Board OKs $10 million in short-term borrowing

District officials plan to issue ‘$5 million note to start with.’

By EVAN YOUNG

A resolution authorizing short-term borrowing of up to $10 million was approved last week by the Mehlville Board of Education.

Board members voted unanimously Oct. 13 in favor of the resolution, which allows the district to issue a tax-anticipation note with Midwest BankCentre not to exceed $10 million.

The note carries a fixed interest rate of 2.6 percent, or 80 percent of prime, and a Jan. 31, 2011, maturity date. The moneys would benefit, and be repaid from, the district’s Teachers Fund.

The district annually has sought authorization from the board to borrow money in order to address a short-term lapse in revenue that occurs until tax receipts arrive in December.

“(Short-term borrowing) has been going on forever in school districts because we get a delayed payment on our revenue,” Superintendent Terry Noble told the Call. “We don’t get the revenue when the school year starts. The school year starts in July, and the bulk of the revenue doesn’t start coming in until December. And if you depend heavily on local revenue, then you’re really in that situation.”

The board authorized roughly $10 million in short-term borrowing from Midwest BankCentre in 2009 and in 2008.

“We could borrow as much as $12 million under our cash flow shortfall but we probably will end up borrowing somewhere between $3 million and $4 million,” Chief Financial Officer Noel Knobloch told the board last week. “But it all works on a formula basis. The bank has approved a maximum of $10 million, which is the same level we had in prior years.

“We actually are requesting a $10 million authorization, but we will issue a $5 million note to start with, and the purpose of that is to retain as much tax-qualified borrowing as we can so in the future we have some flexibility to issue as much tax-qualified borrowing for financing in the future,” Knobloch added.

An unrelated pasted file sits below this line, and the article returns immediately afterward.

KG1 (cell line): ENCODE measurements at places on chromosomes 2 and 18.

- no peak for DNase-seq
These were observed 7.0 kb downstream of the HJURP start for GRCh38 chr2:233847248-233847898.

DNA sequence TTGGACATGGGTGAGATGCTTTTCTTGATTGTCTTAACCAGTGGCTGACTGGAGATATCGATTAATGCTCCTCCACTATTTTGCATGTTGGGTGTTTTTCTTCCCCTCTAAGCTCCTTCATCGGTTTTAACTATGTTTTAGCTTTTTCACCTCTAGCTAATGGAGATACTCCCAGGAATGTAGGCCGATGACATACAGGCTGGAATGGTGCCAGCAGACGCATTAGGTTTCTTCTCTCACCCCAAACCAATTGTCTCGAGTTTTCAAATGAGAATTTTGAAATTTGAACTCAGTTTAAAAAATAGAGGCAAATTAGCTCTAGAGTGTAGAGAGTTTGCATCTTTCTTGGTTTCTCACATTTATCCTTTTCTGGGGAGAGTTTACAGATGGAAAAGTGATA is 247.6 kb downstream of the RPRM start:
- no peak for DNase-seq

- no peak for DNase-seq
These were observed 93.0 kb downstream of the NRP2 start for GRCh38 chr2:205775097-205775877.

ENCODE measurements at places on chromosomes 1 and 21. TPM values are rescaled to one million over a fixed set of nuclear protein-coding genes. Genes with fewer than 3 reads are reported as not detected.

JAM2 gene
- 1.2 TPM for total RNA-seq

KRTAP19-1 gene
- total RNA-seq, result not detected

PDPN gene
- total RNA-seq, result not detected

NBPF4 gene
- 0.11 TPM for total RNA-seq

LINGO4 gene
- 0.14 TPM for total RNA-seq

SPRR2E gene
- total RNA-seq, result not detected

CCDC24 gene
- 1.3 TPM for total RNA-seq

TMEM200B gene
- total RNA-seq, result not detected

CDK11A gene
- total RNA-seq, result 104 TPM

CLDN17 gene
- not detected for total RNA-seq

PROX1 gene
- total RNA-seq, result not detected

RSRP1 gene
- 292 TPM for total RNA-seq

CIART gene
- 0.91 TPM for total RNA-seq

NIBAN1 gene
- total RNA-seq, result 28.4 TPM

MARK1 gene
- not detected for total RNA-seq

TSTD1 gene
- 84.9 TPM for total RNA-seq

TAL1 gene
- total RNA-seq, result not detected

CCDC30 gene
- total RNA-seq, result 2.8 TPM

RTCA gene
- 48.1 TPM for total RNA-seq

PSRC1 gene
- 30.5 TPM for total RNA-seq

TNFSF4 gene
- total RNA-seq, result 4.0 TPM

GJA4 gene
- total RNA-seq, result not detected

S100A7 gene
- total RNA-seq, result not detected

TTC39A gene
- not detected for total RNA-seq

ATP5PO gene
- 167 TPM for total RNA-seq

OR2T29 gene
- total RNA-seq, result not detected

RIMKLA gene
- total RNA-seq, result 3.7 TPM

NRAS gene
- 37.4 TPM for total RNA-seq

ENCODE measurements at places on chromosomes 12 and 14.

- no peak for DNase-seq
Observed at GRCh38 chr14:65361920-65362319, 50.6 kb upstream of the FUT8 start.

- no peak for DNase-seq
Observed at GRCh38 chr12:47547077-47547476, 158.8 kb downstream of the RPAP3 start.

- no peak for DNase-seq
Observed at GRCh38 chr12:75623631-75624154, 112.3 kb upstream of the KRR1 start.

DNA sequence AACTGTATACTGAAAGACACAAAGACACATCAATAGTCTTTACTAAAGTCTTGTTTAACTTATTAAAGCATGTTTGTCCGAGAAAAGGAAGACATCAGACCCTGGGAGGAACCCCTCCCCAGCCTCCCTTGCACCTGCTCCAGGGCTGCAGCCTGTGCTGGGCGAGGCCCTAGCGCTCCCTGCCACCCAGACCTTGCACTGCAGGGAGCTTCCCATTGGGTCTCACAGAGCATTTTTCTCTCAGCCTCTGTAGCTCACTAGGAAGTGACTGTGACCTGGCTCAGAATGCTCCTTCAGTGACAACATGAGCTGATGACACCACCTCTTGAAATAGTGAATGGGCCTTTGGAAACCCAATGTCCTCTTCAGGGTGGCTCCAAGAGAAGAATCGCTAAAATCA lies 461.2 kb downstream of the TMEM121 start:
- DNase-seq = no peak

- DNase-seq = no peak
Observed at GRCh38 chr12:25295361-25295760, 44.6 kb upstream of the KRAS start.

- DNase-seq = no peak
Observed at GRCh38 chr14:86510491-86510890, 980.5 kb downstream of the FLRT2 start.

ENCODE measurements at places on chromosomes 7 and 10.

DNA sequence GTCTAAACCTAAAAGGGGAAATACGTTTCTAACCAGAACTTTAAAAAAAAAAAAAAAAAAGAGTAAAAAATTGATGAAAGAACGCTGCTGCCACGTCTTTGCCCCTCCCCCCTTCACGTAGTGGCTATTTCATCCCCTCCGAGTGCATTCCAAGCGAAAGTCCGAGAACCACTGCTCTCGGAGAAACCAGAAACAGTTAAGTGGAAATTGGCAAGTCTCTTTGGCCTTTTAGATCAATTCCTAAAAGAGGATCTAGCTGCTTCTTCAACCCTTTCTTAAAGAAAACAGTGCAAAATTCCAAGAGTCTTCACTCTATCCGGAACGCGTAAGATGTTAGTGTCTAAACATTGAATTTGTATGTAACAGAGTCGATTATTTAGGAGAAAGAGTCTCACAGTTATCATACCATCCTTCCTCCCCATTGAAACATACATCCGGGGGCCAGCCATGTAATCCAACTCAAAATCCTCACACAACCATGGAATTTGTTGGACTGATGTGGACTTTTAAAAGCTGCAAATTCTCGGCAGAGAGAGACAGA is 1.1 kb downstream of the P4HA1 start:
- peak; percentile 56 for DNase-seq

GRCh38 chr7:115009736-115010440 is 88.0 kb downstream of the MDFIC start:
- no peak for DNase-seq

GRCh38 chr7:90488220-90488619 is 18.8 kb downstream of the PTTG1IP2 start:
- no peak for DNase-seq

“You’re only allowed to have $30 million of tax-qualified borrowing under the current regulations. So if we would issue the note for $10 million we would be knocking $10 million off of that $30 million. So we’re going to start at $5 million, and if we need to go up we can always issue a note for a smaller amount. But we’re trying to keep as much of that clear, if you will, so we have some flexibility in the upcoming months before the end of this calendar year.”

In past years, the district participated in the Missouri School Boards’ Association’s Advanced Funding Program, which was developed to help school districts that traditionally face cash flow programs in the fall quarter.

But the district has obtained loans with Midwest BankCentre since 2008, when it learned that the advanced funding program was unavailable due to problems in the financial markets.

Before the vote on the resolution last week, board member Karl Frank Jr. joked to Knobloch, “Noel, have you run this by the Mehlville fire board?”

Knobloch laughed and replied, “No I haven’t, but if he wants to call I’d be happy to discuss it with him.”

“You should really think about that in the future,” Frank said.